The conversion of atrial natriuretic peptide (ANP)-(1-126) to ANP-(99-126) by rat serum: contribution to ANP cleavage in isolated perfused rat hearts.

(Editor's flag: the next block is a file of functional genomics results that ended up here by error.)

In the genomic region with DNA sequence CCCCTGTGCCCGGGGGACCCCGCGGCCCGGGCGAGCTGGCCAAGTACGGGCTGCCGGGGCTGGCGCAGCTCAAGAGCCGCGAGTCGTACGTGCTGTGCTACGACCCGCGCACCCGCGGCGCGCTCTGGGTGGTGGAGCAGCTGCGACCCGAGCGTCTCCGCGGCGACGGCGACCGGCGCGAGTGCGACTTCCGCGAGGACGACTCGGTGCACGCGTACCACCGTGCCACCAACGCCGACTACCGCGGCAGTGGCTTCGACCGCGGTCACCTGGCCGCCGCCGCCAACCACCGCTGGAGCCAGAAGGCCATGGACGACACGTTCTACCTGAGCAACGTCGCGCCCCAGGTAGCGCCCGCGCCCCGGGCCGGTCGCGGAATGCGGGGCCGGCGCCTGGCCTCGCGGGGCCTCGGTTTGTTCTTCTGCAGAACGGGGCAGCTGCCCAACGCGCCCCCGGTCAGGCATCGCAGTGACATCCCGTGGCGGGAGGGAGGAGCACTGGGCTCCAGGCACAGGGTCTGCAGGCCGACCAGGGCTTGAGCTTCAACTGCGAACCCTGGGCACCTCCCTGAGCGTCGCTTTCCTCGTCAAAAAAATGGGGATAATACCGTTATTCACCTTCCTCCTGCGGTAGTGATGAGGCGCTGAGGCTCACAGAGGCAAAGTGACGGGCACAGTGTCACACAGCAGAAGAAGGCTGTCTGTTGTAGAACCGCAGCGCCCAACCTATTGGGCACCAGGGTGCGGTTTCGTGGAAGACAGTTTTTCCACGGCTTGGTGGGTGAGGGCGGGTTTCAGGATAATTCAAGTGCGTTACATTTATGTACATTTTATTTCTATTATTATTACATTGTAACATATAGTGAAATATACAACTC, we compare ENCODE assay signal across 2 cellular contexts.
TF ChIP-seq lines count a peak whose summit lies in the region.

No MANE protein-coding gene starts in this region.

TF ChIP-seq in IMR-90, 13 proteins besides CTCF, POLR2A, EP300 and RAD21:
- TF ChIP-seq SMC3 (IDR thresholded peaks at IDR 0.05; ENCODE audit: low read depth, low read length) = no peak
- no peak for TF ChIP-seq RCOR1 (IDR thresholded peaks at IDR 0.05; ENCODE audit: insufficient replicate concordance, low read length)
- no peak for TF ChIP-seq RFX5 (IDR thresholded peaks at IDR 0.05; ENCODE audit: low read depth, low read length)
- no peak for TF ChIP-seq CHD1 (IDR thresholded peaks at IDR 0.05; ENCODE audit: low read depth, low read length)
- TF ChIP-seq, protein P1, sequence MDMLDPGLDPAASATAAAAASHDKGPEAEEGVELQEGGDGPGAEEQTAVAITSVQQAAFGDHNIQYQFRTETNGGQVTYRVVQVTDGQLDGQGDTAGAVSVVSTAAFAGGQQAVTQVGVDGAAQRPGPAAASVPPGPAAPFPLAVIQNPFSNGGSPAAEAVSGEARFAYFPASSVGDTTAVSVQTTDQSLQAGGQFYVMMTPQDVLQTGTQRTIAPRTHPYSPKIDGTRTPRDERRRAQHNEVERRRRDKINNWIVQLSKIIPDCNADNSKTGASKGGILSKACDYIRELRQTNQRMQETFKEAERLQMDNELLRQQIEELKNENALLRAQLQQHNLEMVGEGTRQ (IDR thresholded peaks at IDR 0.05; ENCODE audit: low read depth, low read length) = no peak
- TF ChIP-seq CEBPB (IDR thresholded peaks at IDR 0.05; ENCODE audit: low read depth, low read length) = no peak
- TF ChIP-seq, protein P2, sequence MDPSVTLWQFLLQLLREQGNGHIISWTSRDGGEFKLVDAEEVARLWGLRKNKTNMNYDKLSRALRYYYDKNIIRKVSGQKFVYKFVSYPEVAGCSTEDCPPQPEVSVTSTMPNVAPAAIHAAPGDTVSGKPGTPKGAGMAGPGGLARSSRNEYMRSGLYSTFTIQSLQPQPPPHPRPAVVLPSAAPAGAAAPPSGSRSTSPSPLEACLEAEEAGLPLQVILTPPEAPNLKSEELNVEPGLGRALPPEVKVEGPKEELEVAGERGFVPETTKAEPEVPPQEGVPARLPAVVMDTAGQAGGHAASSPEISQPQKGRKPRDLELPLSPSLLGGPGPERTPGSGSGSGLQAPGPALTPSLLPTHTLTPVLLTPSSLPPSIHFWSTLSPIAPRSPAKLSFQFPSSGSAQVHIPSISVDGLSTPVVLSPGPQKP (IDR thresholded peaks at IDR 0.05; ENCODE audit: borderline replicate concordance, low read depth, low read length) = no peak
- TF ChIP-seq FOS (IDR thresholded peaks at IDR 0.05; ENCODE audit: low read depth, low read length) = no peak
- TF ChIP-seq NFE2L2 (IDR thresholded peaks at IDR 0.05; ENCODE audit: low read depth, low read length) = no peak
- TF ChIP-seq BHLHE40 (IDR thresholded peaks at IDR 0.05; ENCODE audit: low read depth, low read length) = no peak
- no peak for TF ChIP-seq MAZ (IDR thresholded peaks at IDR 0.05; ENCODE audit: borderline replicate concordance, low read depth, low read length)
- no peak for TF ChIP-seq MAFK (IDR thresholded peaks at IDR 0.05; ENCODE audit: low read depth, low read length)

Atrial myocytes cultured for 7 days in serum-free medium secrete a 15K form of atrial natriuretic peptide (15K ANP), but isolated perfused rat hearts secrete the major circulating form of the hormone, a 3K peptide, 3K ANP. This difference was examined in the present study. 15K ANP was purified from rat atria, and sequencing analysis demonstrated that this atrial-derived ANP possessed an NH2-terminal sequence identical to that of pro-ANP; this is consistent with other reports suggesting that the major form of ANP in the atria is ANP-(1-126). Fresh rat serum was shown to cleave efficiently ANP-(1-126) to form a 3K immunoactive ANP-related peptide. Upon purification and sequencing the identity of this peptide was confirmed as ANP-(99-126); ANP-(99-126) was relatively resistant to further proteolysis by rat serum. To probe further the specificity of the serum conversion, synthetic ANP-(92-126) was used as a substrate; purification and sequencing of the immunoactive product peptide verified its identity as ANP-(99-126). Since purified thrombin and plasma kallikrein both cleaved ANP-(1-126) to 3K ANP-like material, inhibitors of these enzymes were tested for their ability to inhibit the serum cleavage of ANP-(1-126). D-Phe-Phe-Arg-Chloromethylketone (D-Phe-Phe-Arg-CMK) and D-Phe-Pro-Arg-CMK both inhibited serum ANP cleavage by over 90% at low micromolar concentration. When these inhibitors were added to the isolated heart perfusate, 3K ANP was still released by the atria, indicating that ANP processing occurs in the heart in a region not accessible to the inhibitors (i.e. intracellularly) or that the ANP-processing enzyme(s) is not inhibited by these CMK analogs and is, therefore, not related to serum-derived proteases.